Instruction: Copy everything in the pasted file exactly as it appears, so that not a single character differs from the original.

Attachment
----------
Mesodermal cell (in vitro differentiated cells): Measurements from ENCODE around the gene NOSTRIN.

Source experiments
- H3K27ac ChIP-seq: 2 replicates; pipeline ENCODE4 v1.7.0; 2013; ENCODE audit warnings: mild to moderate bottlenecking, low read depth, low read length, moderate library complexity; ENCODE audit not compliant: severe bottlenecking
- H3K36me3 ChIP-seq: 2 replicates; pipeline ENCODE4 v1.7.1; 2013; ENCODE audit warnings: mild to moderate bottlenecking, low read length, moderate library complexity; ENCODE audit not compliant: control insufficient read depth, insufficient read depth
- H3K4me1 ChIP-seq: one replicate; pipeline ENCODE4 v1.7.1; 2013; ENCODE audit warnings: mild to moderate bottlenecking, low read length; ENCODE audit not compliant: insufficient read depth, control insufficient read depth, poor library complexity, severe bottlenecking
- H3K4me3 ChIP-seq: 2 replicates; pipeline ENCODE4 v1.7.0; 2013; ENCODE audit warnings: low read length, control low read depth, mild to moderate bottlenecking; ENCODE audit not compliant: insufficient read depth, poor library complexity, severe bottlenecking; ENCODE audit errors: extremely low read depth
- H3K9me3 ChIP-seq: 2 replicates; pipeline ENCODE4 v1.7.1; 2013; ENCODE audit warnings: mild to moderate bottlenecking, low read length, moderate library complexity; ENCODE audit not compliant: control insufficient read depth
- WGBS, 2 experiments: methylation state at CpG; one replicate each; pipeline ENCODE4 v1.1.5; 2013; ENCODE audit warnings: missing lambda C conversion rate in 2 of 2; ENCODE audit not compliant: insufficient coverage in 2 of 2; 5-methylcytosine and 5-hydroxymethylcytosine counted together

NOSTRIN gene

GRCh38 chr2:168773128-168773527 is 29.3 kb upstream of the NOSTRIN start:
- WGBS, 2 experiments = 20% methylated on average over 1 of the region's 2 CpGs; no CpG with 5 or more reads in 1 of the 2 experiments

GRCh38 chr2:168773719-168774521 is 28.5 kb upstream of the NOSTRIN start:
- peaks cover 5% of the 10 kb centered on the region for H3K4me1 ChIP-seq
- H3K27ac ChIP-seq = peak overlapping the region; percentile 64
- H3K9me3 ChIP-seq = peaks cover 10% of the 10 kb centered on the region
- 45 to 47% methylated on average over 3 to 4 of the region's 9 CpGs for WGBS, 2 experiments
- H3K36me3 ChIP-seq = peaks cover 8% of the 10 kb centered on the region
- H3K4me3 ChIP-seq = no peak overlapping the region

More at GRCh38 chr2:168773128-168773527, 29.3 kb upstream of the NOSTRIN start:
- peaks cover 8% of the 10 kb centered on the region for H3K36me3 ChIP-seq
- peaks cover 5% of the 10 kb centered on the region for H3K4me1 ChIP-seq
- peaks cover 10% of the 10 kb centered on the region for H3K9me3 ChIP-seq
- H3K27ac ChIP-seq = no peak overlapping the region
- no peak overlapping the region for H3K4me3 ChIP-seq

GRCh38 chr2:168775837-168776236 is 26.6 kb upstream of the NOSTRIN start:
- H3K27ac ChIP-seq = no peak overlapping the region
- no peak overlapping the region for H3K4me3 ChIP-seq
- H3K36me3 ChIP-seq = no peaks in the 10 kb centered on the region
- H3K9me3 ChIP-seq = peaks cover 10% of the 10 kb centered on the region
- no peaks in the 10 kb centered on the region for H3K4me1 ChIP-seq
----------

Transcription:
Mesodermal cell (in vitro differentiated cells): Measurements from ENCODE around the gene NOSTRIN.

Source experiments
- H3K27ac ChIP-seq: 2 replicates; pipeline ENCODE4 v1.7.0; 2013; ENCODE audit warnings: mild to moderate bottlenecking, low read depth, low read length, moderate library complexity; ENCODE audit not compliant: severe bottlenecking
- H3K36me3 ChIP-seq: 2 replicates; pipeline ENCODE4 v1.7.1; 2013; ENCODE audit warnings: mild to moderate bottlenecking, low read length, moderate library complexity; ENCODE audit not compliant: control insufficient read depth, insufficient read depth
- H3K4me1 ChIP-seq: one replicate; pipeline ENCODE4 v1.7.1; 2013; ENCODE audit warnings: mild to moderate bottlenecking, low read length; ENCODE audit not compliant: insufficient read depth, control insufficient read depth, poor library complexity, severe bottlenecking
- H3K4me3 ChIP-seq: 2 replicates; pipeline ENCODE4 v1.7.0; 2013; ENCODE audit warnings: low read length, control low read depth, mild to moderate bottlenecking; ENCODE audit not compliant: insufficient read depth, poor library complexity, severe bottlenecking; ENCODE audit errors: extremely low read depth
- H3K9me3 ChIP-seq: 2 replicates; pipeline ENCODE4 v1.7.1; 2013; ENCODE audit warnings: mild to moderate bottlenecking, low read length, moderate library complexity; ENCODE audit not compliant: control insufficient read depth
- WGBS, 2 experiments: methylation state at CpG; one replicate each; pipeline ENCODE4 v1.1.5; 2013; ENCODE audit warnings: missing lambda C conversion rate in 2 of 2; ENCODE audit not compliant: insufficient coverage in 2 of 2; 5-methylcytosine and 5-hydroxymethylcytosine counted together

NOSTRIN gene

GRCh38 chr2:168773128-168773527 is 29.3 kb upstream of the NOSTRIN start:
- WGBS, 2 experiments = 20% methylated on average over 1 of the region's 2 CpGs; no CpG with 5 or more reads in 1 of the 2 experiments

GRCh38 chr2:168773719-168774521 is 28.5 kb upstream of the NOSTRIN start:
- peaks cover 5% of the 10 kb centered on the region for H3K4me1 ChIP-seq
- H3K27ac ChIP-seq = peak overlapping the region; percentile 64
- H3K9me3 ChIP-seq = peaks cover 10% of the 10 kb centered on the region
- 45 to 47% methylated on average over 3 to 4 of the region's 9 CpGs for WGBS, 2 experiments
- H3K36me3 ChIP-seq = peaks cover 8% of the 10 kb centered on the region
- H3K4me3 ChIP-seq = no peak overlapping the region

More at GRCh38 chr2:168773128-168773527, 29.3 kb upstream of the NOSTRIN start:
- peaks cover 8% of the 10 kb centered on the region for H3K36me3 ChIP-seq
- peaks cover 5% of the 10 kb centered on the region for H3K4me1 ChIP-seq
- peaks cover 10% of the 10 kb centered on the region for H3K9me3 ChIP-seq
- H3K27ac ChIP-seq = no peak overlapping the region
- no peak overlapping the region for H3K4me3 ChIP-seq

GRCh38 chr2:168775837-168776236 is 26.6 kb upstream of the NOSTRIN start:
- H3K27ac ChIP-seq = no peak overlapping the region
- no peak overlapping the region for H3K4me3 ChIP-seq
- H3K36me3 ChIP-seq = no peaks in the 10 kb centered on the region
- H3K9me3 ChIP-seq = peaks cover 10% of the 10 kb centered on the region
- no peaks in the 10 kb centered on the region for H3K4me1 ChIP-seq